Harragin, C.J., Gold Coast :- In this matter, the appellant who was convicted by a jury at the Criminal Assizes at Cape Coast on the 17th May, 1944, on a charge of murder, contrary to section 221 of Cap. 9, appeals on the ;, ground that he was insane at the time of the act charged and that the , jury should therefore have found him guilty but insane. It is submitted on his behalf that although by section 52 of Cap. 9 and section 130 of Cap. 10 proof of insanity as a defence by an accused f person charged with an act or omission is required, any evidence , which raises a doubt as to his sanity is sufficient to entitle the accused to the benefit of that doubt, and that the jury were not directed as to the sufficiency of the evidence before the Court to sustain the defence of insanity. In support of this proposition, Sodeman v. The King, a note on which is at page 17 of Archibald’s Criminal Pleading and Practice, 31st Edition, has been cited. The passage on that case reads as follows :-
“The burden of proof which rests upon the prisoner to establish the defence (of insanity) is not so heavy as that which rests upon the prosecution to prove the facts which they have to establish. It has not been definitely defined but it may perhaps be stated as not being higher than the burden which rests upon a plaintiff or defendant in civil proceedings.”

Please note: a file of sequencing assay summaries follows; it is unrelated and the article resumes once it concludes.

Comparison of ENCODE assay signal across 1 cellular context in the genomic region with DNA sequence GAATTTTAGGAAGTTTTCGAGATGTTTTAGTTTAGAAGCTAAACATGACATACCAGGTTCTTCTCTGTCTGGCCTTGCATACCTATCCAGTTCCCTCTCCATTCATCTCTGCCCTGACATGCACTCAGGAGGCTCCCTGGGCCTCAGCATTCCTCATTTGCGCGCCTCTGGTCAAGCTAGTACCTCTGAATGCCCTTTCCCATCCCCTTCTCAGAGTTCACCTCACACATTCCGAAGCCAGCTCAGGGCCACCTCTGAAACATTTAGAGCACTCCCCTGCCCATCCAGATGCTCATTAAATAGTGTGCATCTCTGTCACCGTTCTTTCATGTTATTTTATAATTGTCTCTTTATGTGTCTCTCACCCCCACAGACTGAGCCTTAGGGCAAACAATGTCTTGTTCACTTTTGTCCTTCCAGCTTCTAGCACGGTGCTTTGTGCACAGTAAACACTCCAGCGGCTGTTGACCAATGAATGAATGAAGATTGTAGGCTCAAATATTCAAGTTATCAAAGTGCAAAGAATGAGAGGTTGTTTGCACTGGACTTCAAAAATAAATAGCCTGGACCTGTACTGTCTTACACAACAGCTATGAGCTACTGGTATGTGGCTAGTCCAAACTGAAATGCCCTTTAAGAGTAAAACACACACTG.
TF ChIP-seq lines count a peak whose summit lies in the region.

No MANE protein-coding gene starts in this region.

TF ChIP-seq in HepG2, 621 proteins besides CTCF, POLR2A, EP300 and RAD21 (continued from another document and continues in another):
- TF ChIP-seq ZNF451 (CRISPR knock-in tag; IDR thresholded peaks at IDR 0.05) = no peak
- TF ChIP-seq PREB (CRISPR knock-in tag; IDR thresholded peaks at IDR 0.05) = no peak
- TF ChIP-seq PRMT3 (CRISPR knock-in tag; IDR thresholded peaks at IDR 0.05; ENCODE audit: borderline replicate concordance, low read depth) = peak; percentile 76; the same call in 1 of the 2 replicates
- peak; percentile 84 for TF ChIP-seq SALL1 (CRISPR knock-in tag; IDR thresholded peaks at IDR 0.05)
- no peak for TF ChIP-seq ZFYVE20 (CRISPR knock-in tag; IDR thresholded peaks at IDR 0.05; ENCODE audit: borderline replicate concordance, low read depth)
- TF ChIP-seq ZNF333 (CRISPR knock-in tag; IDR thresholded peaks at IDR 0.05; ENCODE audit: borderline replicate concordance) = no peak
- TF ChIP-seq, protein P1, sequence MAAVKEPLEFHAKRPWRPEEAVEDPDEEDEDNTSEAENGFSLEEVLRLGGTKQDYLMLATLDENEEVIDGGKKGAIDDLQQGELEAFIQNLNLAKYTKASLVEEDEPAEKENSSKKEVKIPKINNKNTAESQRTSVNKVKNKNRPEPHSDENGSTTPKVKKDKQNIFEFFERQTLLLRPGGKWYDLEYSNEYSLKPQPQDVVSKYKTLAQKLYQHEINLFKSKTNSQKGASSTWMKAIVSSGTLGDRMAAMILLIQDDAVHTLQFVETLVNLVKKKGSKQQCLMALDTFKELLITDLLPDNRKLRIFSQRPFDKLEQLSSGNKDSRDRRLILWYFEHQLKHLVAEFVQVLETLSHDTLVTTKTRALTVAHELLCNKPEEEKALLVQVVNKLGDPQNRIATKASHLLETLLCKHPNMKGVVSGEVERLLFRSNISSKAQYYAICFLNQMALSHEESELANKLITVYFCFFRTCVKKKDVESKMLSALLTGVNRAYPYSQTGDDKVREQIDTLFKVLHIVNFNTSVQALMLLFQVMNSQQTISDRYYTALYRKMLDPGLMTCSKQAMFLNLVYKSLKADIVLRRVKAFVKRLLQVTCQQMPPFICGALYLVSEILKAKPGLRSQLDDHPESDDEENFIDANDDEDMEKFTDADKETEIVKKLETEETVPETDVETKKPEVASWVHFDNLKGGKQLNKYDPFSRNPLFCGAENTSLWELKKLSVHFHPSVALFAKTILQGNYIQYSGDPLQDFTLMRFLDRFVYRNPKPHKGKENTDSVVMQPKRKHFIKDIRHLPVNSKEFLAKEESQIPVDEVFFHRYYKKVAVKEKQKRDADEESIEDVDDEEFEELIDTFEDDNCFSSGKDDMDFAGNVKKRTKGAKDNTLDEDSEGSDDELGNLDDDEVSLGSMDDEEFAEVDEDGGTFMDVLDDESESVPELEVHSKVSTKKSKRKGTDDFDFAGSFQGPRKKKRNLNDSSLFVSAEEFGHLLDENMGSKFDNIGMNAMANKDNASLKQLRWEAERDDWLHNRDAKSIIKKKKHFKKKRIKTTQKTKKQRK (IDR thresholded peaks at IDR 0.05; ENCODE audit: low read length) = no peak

There seems to be some disagreement as to the effect of the decision in Sodeman v. The King, but applying the test there laid down, did the appellant in this case offer satisfactory evidence for the consideration of jury and which the learned trial Judge could put to them to support a defence of insanity? We find that there was no such evidence before the Court by which it could be found that the appellant by reason of imbecility or mental derangement or disease did not know the nature or consequences of his act, in other words that he did not know that his act was wrong or that he did not know what he was doing. It is true that on the adjournment of this appeal on the 12th June last, a medical report was called for- as to the mental condition of the appellant, and that report has since been furnished, but it was called for, not for the purpose of supplying evidence which might have been produced by the appellant at his trial, but to satisfy this Court that he was fit to conduct this appeal and that the appeal ,was not a nullity for lack of appreciation on the appellant’s part of the nature of the proceedings. The medical report has been looked at for that purpose only and, whatever consideration may be given to it at another time and place, it cannot weigh further with this Court than has been above indicated.
Then it is submitted for the appellant that the learned trial Judge did not in his summing-up put to the jury the conduct of the appellant immediately preceding and at the time of the act charged in order that the jury might infer that he was suffering from some delusion. Reading the whole of the summing-up we are satisfied that the material evidence on which the appellant relied was reviewed and the medical testimony as to hallucinations and delusions was read to the jury in such a manner that they could decide in relation to the evidence upon which the appellant relied to establish his defence of insanity, whether a verdict of guilty or guilty but insane should be returned. The jury on the evidence before them, in our opinion, rightly convicted the appellant and this appeal must therefore be dismissed.